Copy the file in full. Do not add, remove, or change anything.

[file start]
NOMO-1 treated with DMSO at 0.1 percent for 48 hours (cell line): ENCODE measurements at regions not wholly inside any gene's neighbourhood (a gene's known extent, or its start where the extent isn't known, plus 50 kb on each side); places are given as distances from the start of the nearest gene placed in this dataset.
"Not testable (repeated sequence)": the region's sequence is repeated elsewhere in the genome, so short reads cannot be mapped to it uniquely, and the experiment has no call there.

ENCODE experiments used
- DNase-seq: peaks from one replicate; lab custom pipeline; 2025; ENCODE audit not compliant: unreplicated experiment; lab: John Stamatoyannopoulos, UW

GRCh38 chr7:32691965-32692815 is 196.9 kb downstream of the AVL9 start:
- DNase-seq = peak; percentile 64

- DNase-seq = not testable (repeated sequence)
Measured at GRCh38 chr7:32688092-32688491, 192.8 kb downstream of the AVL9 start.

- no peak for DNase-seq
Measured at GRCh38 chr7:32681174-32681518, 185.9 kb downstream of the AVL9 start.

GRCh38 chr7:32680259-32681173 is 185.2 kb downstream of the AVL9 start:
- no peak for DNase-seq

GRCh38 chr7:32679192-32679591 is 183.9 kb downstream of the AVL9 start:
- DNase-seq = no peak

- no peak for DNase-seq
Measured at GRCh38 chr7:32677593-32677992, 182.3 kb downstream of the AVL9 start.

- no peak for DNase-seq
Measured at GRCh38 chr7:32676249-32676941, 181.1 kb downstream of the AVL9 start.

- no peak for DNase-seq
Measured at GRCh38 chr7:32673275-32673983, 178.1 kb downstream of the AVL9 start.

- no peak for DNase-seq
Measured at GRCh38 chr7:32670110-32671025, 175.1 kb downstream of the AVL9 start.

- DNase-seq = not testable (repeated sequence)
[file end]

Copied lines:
NOMO-1 treated with DMSO at 0.1 percent for 48 hours (cell line): ENCODE measurements at regions not wholly inside any gene's neighbourhood (a gene's known extent, or its start where the extent isn't known, plus 50 kb on each side); places are given as distances from the start of the nearest gene placed in this dataset.
"Not testable (repeated sequence)": the region's sequence is repeated elsewhere in the genome, so short reads cannot be mapped to it uniquely, and the experiment has no call there.

ENCODE experiments used
- DNase-seq: peaks from one replicate; lab custom pipeline; 2025; ENCODE audit not compliant: unreplicated experiment; lab: John Stamatoyannopoulos, UW

GRCh38 chr7:32691965-32692815 is 196.9 kb downstream of the AVL9 start:
- DNase-seq = peak; percentile 64

- DNase-seq = not testable (repeated sequence)
Measured at GRCh38 chr7:32688092-32688491, 192.8 kb downstream of the AVL9 start.

- no peak for DNase-seq
Measured at GRCh38 chr7:32681174-32681518, 185.9 kb downstream of the AVL9 start.

GRCh38 chr7:32680259-32681173 is 185.2 kb downstream of the AVL9 start:
- no peak for DNase-seq

GRCh38 chr7:32679192-32679591 is 183.9 kb downstream of the AVL9 start:
- DNase-seq = no peak

- no peak for DNase-seq
Measured at GRCh38 chr7:32677593-32677992, 182.3 kb downstream of the AVL9 start.

- no peak for DNase-seq
Measured at GRCh38 chr7:32676249-32676941, 181.1 kb downstream of the AVL9 start.

- no peak for DNase-seq
Measured at GRCh38 chr7:32673275-32673983, 178.1 kb downstream of the AVL9 start.

- no peak for DNase-seq
Measured at GRCh38 chr7:32670110-32671025, 175.1 kb downstream of the AVL9 start.

- DNase-seq = not testable (repeated sequence)